“I try to get to Homecoming every year,” he said, adding, “I can’t imagine Homecoming without going to the Coug. Homecoming and the Coug are synonymous. I feel like we’re salmon going back to where we were born.

“You can almost feel the ghosts of Cougars past when you’re in there. Happy ghosts. Ghosts from happy times.”

The 1932-33 Chinook yearbook mentions Cougar Cottage opened “with a bang” that September. The first ads for the café show up in the Evergreen student newspaper that October, inviting students to drop in for a “tasty barbecued sandwich and a rich milk shake.” The Coug has been catering to students ever since.

According to a vintage menu in the Manuscripts, Archives, and Special Collections at WSU Libraries, coffee at the Coug cost a nickel in its first decade. Toasted sandwiches, cakes and pies made in-house, and “thick malted milks” were specialties. Soup and most sandwiches cost a dime. There was also a 10-cent, per-person minimum for service for customers who sat in the Coug’s wooden booths.

While those booths are long gone, the tradition of customers making their marks on the Coug goes back as far as the Coug goes back. In its early days, students used pen knives to carve their names into the wood.

These days, they use paint pens. The highly Instagrammable east wall is freshly painted early each August to accommodate the signatures of a new class of Cougs. Cady isn’t sure how far the painting of the wall goes back, but believes it dates to at least the 1970s.

Johnson celebrate his 21st birthday at the Coug in the 1980s. When his daughter, Grace, a senior at WSU, ended up there on her 21st birthday last October, she Facetimed him from the Coug. To this day, it remains one of his “favorite places in the world. I love the Coug,” Johnson said. “It’s a special place and always will be.”

In fact, he said, “One of the great disappointments as you move through life and navigate the world is when you show up at the Coug and your name is no longer there.”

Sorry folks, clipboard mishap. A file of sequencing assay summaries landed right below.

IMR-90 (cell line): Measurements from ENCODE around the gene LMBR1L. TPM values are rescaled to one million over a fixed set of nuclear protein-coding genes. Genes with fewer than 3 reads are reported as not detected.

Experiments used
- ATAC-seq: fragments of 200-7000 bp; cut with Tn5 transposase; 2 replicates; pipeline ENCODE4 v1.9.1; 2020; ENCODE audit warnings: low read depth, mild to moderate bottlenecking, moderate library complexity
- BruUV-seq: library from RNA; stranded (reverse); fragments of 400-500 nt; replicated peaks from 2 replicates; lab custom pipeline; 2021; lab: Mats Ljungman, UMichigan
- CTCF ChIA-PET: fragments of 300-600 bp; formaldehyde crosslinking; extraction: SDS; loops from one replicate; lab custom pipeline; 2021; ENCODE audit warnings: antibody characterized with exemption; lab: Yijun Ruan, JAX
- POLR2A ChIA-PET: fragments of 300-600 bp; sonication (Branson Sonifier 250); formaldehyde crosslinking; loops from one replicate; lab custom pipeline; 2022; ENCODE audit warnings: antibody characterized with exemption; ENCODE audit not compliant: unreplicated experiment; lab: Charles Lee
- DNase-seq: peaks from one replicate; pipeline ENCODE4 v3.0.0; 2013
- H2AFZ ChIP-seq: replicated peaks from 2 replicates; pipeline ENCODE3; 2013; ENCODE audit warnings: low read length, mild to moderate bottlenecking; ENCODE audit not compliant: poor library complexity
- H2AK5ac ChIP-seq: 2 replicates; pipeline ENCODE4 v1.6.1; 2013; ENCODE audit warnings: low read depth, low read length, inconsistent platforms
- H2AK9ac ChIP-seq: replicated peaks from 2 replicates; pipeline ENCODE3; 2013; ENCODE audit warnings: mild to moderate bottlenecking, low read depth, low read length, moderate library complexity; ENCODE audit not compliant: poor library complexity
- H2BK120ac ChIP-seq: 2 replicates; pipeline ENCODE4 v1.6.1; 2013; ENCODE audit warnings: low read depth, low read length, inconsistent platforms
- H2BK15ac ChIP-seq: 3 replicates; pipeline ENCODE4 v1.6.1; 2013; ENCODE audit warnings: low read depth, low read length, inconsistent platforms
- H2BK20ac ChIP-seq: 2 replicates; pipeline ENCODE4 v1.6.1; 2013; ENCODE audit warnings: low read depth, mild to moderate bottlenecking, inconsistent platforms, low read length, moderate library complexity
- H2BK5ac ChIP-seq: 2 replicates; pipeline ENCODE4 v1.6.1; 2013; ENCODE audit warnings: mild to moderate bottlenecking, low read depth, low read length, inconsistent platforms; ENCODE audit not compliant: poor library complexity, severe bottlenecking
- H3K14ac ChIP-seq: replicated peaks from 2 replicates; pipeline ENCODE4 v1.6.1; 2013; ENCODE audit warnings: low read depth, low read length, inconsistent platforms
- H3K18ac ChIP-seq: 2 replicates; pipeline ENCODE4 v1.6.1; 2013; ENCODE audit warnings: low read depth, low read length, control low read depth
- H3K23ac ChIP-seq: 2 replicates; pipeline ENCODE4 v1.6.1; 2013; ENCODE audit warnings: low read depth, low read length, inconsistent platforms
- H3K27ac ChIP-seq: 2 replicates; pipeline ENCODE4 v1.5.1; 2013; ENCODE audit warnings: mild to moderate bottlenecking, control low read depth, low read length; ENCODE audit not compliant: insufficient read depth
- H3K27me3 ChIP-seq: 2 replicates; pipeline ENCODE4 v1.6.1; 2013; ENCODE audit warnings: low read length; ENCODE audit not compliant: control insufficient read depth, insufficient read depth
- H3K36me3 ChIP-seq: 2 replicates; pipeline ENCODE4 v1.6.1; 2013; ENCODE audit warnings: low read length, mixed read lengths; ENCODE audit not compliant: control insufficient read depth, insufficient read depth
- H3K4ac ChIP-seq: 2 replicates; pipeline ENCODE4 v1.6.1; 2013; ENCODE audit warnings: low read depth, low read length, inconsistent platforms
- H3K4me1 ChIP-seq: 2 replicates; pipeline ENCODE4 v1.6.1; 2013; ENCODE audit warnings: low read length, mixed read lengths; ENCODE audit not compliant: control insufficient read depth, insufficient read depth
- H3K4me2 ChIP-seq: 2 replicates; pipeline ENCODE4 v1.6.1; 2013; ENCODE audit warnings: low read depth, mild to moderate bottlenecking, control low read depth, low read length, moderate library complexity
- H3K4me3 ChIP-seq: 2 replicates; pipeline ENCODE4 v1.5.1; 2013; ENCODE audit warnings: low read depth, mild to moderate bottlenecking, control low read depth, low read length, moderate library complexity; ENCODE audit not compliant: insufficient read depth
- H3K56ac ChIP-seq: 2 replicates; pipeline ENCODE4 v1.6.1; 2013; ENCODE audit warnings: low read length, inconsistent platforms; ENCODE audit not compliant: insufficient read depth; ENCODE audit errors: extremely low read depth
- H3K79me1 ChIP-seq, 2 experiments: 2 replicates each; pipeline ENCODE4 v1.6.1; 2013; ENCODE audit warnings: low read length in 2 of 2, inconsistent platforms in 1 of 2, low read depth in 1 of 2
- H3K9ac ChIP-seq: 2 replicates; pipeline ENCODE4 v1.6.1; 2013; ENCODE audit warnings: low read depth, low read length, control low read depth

He signed his name on a plastic cover “for a fan or something” on the ceiling back in the day. At some point, that cover was swapped. When he made the discovery, he recalled, “it was like this little part of you dies.”

Of course, Cougs and WSU fans can sign their name again and again. When he returned four years ago with some college buddies who all had kids of their own in the same freshman class as Grace, they all signed their names at the Coug once again. Johnson left a special note on the wall to his daughter: “Dad is watching.”

Johnson isn’t a member of the Mug Club. But Cady joined as an undergrad. Under his ownership, it’s become more exclusive. People have to apply. Only 25 per semester – 50 per year – are accepted. The ones who make the cut, Cady said, “tend to be leaders on campus. They tend to be really involved. They tend to represent what it means to be a Coug.”

Most weekend nights and game days patrons are lucky to get a table. On these occasions, the legendary, no-frills watering hole in the heart of Pullman’s historical College Hill neighborhood is standing-room only.

“It’s just a classic little spot,” said Johnson, a news anchor at KOMO 4, Seattle’s ABC affiliate. He has jokingly told friends when he dies he wants his wake at the Coug.

As soon as he walks through the door, “the memories, they just come flooding back. It’s easy to sit in that little pub and forget that you’re not in college anymore. I just love the timelessness of it. Even when I was in college, I imagined people 50, 60 years before me, sitting in the same place.”

All ages are welcome until 8 p.m. After that, it’s 21 and over.

If you come – for Homecoming, another game day, or a random weeknight night – don’t forget to sign the wall.